How Guilt Leads to Organizational Commitment

New research by Flynn and Schaumberg (2012) has surprisingly found that guilt-prone people feel more organizational commitment. Organizational commitment, which is when employees emotionally identify with an employer, has long been studied by I-O psychologists. Researchers have traditionally argued that “good” moods typically lead to higher levels of organizational commitment and “bad” moods lead to lower levels of organizational commitment. This study argues that sometimes “bad” moods or personality characteristics actually strengthen the emotional connection to an employer. Specifically, employees who are prone to feelings of guilt in response to failure had higher levels of organizational commitment in both a lab and field study.


So what explains this finding? The authors found that guilt-prone employees feel especially bad when they have experienced setbacks or failures. In order to make up for these shortcomings, these employees put more effort into their work. Once employees invest extra effort into their work, they then rationalize this extra effort by experiencing higher levels of organizational commitment. This supports research that has found that levels of commitment may be influenced by how much effort an employee has already expended. Although this seems backwards, the authors say that people sometimes make sense of how they feel after observing and interpreting their previous behavior.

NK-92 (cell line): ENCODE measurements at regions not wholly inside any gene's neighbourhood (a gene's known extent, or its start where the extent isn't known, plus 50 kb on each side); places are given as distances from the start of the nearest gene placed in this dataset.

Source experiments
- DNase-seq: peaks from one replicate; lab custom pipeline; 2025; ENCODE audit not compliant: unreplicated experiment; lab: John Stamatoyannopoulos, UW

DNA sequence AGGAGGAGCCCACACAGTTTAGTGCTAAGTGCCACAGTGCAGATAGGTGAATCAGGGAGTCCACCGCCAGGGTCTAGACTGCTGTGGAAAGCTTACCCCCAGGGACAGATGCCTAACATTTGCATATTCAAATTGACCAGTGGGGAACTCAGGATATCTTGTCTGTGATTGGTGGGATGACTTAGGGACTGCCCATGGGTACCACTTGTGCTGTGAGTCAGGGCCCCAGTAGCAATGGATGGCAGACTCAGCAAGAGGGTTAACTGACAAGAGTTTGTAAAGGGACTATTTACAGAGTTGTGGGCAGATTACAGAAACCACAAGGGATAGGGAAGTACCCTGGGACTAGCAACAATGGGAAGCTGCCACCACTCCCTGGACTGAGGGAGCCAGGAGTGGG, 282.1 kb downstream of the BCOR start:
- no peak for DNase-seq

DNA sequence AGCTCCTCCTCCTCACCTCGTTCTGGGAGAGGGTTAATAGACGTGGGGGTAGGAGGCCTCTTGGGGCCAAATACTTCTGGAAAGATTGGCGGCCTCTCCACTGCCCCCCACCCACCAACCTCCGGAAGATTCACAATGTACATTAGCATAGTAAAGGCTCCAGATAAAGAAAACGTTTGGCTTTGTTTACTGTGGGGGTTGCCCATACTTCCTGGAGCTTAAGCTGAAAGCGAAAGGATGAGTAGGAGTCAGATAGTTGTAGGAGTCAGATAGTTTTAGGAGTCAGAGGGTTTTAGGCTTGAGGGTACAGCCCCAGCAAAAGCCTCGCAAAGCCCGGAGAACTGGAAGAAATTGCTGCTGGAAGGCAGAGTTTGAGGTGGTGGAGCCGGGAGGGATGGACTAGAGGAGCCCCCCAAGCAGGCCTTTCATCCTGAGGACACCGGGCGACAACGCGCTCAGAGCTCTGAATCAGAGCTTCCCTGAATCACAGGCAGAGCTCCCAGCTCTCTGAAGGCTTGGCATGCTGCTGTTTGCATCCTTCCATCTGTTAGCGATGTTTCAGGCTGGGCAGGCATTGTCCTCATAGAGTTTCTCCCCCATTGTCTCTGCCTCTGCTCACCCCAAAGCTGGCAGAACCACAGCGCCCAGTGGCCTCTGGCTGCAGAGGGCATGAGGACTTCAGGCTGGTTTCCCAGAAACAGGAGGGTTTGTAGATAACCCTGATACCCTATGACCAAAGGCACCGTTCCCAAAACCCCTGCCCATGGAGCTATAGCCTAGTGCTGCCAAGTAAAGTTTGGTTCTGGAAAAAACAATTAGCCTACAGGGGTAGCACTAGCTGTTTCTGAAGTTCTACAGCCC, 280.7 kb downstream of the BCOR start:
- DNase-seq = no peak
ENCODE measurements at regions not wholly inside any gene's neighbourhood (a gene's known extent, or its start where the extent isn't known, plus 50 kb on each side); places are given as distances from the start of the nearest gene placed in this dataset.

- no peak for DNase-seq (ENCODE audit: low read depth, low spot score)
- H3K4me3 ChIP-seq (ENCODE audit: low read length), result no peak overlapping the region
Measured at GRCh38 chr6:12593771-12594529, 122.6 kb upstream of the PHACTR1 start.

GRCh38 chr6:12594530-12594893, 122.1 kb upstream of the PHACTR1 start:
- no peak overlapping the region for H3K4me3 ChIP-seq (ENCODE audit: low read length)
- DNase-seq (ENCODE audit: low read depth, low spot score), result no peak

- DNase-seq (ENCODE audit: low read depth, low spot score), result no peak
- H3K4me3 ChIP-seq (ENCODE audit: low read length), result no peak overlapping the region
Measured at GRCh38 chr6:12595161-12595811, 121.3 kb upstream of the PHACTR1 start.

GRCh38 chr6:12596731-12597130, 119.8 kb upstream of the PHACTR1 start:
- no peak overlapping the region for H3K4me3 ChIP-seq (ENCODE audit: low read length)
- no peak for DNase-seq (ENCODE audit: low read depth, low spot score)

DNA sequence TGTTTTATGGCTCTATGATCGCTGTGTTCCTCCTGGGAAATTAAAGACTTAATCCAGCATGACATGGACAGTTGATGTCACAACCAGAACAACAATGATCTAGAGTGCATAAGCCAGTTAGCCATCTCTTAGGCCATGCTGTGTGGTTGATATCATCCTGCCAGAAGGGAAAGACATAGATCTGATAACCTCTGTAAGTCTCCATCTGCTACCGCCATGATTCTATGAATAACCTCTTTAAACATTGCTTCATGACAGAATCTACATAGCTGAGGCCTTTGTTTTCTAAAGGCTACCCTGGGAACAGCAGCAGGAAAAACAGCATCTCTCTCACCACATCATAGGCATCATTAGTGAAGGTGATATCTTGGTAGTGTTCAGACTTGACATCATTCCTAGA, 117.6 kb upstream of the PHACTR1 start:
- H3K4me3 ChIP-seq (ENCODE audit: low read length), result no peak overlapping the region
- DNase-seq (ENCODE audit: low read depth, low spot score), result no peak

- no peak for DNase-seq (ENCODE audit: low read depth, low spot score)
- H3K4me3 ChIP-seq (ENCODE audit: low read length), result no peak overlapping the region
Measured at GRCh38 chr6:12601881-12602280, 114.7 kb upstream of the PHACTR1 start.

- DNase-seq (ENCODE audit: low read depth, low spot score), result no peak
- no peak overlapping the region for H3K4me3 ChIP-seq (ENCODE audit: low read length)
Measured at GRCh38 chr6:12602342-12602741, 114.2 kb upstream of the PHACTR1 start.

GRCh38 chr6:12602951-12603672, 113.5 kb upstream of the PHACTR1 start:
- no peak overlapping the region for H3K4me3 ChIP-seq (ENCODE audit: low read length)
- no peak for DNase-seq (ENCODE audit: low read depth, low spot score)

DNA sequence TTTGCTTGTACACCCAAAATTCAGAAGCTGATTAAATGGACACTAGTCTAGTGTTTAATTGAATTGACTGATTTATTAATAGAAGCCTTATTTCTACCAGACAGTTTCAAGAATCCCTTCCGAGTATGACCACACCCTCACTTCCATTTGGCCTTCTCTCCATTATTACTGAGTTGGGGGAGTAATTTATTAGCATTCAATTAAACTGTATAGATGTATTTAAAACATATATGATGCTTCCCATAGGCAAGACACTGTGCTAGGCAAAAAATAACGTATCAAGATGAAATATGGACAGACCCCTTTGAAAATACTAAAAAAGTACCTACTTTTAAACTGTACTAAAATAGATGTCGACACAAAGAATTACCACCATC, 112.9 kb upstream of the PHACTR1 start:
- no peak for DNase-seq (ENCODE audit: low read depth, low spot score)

Does this mean that we should look for guilt-prone people to hire? Not necessarily, say the authors. There is still much to learn about the possible costs and benefits of people with this personality. For example, although guilt-prone people make greater effort, they may also make too much effort and be liable to burnout. Still, this study should make us think twice about the effectiveness of people with so-called “bad” moods.


Flynn, F.J. & Schaumberg, R.L. (2012). When Feeling Bad Leads to Feeling Good: Guilt-Proneness and Affective Organizational Commitment. Journal of Applied Psychology, 97(1), 124-133.

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